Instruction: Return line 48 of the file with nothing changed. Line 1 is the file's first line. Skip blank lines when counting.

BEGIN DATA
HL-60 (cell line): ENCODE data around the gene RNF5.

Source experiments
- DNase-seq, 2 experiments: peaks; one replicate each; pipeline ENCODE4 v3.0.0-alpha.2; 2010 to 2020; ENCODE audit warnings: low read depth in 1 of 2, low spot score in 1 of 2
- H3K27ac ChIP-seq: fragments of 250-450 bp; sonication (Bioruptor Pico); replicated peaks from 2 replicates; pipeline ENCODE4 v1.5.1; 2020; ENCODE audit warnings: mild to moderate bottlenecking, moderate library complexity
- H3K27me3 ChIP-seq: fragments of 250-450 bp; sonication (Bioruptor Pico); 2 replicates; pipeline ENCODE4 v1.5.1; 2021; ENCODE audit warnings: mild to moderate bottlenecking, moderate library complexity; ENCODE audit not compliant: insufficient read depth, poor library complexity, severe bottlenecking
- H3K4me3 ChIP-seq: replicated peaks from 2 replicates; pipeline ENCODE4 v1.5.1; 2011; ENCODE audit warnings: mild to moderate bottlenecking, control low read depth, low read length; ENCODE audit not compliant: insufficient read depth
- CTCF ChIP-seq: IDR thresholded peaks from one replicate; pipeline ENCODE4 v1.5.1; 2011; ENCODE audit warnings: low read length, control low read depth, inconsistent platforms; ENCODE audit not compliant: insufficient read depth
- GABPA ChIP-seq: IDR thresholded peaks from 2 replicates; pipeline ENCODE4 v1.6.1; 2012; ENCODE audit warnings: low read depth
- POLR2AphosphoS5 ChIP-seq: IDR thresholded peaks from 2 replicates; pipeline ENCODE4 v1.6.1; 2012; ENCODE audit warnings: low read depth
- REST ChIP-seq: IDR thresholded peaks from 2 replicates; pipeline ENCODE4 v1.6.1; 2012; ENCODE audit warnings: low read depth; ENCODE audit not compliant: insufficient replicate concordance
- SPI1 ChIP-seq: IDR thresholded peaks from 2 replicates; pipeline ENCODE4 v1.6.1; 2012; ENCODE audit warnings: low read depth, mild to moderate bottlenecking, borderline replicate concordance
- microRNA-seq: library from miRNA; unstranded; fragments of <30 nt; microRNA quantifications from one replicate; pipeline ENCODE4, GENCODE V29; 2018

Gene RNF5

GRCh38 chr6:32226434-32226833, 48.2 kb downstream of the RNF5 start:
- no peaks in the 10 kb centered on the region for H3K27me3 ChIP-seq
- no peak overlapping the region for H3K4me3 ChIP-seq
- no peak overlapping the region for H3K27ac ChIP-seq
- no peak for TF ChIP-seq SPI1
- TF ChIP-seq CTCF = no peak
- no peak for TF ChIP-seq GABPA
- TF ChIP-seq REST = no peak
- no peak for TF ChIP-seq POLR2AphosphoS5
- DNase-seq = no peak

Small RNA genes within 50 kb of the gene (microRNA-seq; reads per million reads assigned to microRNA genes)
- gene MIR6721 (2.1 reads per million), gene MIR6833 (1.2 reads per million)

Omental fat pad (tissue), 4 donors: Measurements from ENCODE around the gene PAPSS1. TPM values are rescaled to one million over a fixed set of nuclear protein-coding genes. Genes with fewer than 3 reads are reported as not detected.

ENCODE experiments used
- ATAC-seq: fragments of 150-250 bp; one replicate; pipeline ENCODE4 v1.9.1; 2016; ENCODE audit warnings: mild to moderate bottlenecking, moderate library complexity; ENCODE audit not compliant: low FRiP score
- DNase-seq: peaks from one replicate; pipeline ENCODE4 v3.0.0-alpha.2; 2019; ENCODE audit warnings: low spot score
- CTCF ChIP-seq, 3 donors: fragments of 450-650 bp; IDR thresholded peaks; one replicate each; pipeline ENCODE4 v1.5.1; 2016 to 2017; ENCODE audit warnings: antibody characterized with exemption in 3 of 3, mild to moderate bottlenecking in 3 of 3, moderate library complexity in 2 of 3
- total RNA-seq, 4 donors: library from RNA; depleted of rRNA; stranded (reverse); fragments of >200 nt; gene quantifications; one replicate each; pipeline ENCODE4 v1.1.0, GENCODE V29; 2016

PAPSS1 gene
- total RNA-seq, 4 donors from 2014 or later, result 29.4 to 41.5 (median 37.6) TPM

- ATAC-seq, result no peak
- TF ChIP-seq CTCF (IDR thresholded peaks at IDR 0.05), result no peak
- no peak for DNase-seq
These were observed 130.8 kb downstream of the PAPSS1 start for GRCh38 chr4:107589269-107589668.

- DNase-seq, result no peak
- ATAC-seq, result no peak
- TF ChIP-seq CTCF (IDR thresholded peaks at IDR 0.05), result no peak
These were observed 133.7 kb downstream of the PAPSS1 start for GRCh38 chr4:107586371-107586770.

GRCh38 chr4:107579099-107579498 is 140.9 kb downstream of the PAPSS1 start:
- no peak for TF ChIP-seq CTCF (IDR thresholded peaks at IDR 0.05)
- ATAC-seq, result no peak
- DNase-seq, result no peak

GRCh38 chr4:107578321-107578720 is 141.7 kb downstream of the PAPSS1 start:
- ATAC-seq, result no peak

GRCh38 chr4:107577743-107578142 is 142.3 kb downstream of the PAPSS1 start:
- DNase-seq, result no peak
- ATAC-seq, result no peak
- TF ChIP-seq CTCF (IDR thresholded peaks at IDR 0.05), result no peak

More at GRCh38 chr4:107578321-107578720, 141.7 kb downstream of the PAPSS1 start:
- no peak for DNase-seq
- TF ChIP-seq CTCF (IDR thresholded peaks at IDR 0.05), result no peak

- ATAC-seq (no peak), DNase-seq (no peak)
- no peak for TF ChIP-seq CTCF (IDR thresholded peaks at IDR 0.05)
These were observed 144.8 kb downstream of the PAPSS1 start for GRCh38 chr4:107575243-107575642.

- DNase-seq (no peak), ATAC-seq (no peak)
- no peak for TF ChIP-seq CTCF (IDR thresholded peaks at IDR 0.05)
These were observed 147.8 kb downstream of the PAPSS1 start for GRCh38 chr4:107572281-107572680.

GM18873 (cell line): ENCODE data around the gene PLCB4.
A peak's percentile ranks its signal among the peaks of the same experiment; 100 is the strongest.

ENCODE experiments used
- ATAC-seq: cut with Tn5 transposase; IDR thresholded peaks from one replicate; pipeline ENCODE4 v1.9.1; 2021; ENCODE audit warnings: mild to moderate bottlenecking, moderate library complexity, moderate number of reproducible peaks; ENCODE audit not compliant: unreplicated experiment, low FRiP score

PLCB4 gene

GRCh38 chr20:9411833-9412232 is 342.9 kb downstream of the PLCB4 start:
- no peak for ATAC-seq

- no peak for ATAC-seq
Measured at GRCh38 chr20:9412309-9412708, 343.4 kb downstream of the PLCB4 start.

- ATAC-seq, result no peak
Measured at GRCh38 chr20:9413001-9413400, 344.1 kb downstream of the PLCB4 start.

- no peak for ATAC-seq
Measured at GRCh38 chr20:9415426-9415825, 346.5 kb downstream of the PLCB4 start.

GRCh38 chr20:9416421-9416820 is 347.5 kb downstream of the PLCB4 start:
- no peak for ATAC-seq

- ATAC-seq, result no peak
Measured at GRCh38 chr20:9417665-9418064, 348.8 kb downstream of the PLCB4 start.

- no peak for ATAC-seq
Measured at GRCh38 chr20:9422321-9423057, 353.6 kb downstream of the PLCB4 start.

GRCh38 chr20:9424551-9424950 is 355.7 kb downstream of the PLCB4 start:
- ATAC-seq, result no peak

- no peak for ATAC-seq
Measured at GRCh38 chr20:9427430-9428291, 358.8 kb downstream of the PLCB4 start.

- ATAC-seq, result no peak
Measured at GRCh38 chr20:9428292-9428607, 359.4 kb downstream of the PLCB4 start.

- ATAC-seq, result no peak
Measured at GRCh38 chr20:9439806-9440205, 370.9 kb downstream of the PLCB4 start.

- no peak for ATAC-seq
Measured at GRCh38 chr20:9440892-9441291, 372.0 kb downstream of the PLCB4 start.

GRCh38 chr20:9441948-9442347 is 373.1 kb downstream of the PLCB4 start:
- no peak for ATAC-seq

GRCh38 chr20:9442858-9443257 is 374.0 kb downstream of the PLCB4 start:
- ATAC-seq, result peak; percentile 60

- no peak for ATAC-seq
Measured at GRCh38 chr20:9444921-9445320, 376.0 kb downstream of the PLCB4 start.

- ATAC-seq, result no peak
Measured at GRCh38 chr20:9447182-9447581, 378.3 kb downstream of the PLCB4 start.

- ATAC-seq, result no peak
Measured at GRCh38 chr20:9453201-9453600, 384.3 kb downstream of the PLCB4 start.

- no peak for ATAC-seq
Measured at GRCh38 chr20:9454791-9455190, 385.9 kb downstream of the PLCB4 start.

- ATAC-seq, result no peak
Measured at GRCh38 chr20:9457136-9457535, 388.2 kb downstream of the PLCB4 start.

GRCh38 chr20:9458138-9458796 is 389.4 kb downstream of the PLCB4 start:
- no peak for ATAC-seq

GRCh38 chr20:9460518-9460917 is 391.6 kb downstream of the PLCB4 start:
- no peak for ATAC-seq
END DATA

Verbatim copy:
GRCh38 chr4:107577743-107578142 is 142.3 kb downstream of the PAPSS1 start: